Dear Wizards of the Coast (Cont’d)…

I know y’all forgot all about Dragon.
… no one at WotC ever had to suffer through this as far as anyone can tell.
… not that anyone currently at WotC seems to remember this sh🦆t.
I don’t see anyone at WotC seemingly remembering what it was like to be a small fish in a big pond.
WotC puts out mediocre corporatized products and the fans/writers create homebrew fixes for all the errors.
The top of the McCorporate ladder at WotC seems especially detached these days.


Let us discuss the “Before Time.”

Back before Wizards of the Coast wrapped their fuzzy little claws around Dungeons & Dragons, there was this company called T$R. There was no Open Game License for Gary Gygax was not big on sharing his creation unless T$R would profit from it.

If someone (perhaps foolishly) wanted to work in the TableTop RolePlaying Game industry there were basically two options. First, get a job working for a game company. Second, create one’s own game. Obviously no one currently remaining at WotC seems to have any clue about how bad either of these options truly sucked because if you (WotC) did, there would likely not be an Open Game License 1.1.

The first option was the worst, in my experience. No one wanted to hire new talent fresh out of high school or college and there weren’t a lot of great ways to showcase one’s writing skills as there are now. It was pretty tough to even get in writing articles for Dragon Magazine. (I know y’all forgot all about Dragon.) Basically, if you weren’t already on staff, an editor would say something quippy like, “Come back when you have more experience writing for another industry publication, kid.”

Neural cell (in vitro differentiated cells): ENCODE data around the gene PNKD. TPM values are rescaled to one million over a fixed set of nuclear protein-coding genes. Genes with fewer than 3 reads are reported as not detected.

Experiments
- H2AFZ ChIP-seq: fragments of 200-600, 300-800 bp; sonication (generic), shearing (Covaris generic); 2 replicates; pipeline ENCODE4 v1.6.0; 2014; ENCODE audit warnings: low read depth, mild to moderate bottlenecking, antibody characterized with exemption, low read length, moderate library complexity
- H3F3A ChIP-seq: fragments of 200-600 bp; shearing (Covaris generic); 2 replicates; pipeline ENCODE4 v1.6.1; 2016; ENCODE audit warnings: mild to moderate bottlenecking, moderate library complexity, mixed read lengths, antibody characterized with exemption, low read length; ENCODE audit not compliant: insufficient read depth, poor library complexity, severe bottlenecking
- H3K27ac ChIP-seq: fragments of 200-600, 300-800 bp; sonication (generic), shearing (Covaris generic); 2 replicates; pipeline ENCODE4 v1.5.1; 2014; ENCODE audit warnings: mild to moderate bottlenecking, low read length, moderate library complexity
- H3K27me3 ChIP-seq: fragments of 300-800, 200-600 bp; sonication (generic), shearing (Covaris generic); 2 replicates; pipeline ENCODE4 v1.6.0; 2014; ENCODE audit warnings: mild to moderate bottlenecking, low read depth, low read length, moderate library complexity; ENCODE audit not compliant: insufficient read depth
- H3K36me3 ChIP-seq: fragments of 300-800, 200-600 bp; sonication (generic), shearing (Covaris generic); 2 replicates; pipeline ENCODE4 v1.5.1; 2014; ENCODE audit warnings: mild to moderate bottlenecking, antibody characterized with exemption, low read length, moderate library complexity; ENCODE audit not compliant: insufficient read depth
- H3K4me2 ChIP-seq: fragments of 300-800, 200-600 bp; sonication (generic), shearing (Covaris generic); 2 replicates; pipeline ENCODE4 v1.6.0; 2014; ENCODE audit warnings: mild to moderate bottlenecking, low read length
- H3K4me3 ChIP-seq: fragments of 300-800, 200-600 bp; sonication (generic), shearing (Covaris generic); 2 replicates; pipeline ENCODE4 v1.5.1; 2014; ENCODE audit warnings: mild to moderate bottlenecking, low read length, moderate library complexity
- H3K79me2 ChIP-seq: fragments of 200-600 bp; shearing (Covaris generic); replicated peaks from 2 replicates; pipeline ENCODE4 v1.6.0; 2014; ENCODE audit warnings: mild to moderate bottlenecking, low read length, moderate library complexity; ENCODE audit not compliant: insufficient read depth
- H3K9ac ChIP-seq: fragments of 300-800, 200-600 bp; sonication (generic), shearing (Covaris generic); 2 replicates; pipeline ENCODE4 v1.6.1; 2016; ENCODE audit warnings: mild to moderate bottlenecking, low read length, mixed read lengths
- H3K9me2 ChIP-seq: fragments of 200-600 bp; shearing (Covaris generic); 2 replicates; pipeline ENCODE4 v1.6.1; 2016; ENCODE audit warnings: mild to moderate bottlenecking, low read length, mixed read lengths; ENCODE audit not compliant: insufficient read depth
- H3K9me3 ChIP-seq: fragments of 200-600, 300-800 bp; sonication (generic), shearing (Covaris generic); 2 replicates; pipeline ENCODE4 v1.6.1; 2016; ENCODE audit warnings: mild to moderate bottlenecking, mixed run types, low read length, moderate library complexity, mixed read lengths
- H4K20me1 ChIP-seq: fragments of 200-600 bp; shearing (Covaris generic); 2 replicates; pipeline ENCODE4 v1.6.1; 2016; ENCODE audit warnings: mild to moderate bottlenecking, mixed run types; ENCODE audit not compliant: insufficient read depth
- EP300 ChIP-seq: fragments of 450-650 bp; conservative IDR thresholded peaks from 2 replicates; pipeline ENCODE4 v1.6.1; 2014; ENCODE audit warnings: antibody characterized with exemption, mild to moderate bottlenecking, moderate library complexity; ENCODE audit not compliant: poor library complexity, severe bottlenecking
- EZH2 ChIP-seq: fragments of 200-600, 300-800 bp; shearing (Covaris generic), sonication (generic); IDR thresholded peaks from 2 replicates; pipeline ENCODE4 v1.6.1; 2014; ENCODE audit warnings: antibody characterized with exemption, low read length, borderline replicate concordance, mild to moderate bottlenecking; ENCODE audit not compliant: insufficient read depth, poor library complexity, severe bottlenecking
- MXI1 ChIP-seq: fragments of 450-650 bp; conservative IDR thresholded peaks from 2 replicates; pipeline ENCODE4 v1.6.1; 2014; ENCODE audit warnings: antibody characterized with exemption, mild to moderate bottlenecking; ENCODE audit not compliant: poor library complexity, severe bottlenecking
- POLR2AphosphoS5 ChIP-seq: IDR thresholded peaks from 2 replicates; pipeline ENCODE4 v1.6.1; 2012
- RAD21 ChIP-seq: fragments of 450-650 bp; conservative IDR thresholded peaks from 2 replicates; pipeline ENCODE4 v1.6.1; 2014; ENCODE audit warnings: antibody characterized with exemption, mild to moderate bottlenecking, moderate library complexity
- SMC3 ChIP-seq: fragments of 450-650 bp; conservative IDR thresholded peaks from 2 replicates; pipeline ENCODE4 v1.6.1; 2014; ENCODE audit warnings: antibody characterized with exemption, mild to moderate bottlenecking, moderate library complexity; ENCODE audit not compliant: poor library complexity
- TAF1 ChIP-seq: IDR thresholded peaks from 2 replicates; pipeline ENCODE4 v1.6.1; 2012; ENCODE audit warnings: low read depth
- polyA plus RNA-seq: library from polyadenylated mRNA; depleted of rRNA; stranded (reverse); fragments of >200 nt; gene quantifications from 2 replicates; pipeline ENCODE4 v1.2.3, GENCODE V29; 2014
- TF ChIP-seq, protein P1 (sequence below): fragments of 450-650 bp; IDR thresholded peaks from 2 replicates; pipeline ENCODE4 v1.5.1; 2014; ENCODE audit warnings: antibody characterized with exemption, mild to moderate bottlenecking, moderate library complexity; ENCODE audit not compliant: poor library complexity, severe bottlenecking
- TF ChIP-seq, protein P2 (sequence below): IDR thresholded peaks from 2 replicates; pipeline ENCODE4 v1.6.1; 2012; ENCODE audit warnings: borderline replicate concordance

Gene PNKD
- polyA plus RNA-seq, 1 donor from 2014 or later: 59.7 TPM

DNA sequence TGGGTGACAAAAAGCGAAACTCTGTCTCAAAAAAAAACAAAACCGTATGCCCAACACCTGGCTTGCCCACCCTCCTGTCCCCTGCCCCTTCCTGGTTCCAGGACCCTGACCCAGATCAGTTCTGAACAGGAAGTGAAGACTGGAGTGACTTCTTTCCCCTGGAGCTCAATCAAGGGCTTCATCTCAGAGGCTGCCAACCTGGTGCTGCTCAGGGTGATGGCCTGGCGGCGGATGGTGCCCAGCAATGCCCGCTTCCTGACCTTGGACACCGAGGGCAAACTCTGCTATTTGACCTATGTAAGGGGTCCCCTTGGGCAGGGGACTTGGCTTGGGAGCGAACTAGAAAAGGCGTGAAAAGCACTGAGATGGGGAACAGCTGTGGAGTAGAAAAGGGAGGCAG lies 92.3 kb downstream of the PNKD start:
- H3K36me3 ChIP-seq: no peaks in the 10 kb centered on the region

Only to find out that the other industry publications wanted writing experience from Dragon Magazine, Dungeon Magazine or another reputable company like T$R. It was a very vicious cycle and very unproductive. Game company execs, especially at T$R, had a reputation for being a🦆🦆holes. They already had their nice, cushy ttrpg industry jobs and screw all the rest of us.

That led to option number two: Write, find art, and produce one’s own game, then figure out how and where to get it printed. Unless one wanted to spend a mint at the photocopier, one would have to scrounge up about $2-3,000 and get a print run. After that, one prayed for enough sales to pay for another print run. Again, no one at WotC ever had to suffer through this as far as anyone can tell.

One could still do plenty of stuff for free. There were no agreements to sign. One could distribute FREE materials at game conventions, some small indie magazines, and over the fledgling Usenet. There was no OGL and no way to get one’s name in print that it provided.

Ah, the dawn of the OGL.

This is where your, uh, greatnesses came in at WotC. D&D was acquired and Third Edition was born. This great idea called the OGL was likewise born out of 3rd Ed and there was much rejoicing among the fans. Again, not that anyone currently at WotC seems to remember this sh🦆t.

Many, many publications were born and new companies sprouted up everywhere. Most of them made D&D or D20 products using the OGL 1.0 that we all loved dearly. Those were the good old days. Writers were no longer automatically pigeonholed and could get their names out there in the industry. It was a veritable revolution. It was a win-win scenario to use one of those fancy shmancy business goob terms. Not that anyone at WotC seems to remember or wants to return to the Silver Age of TTRPG history.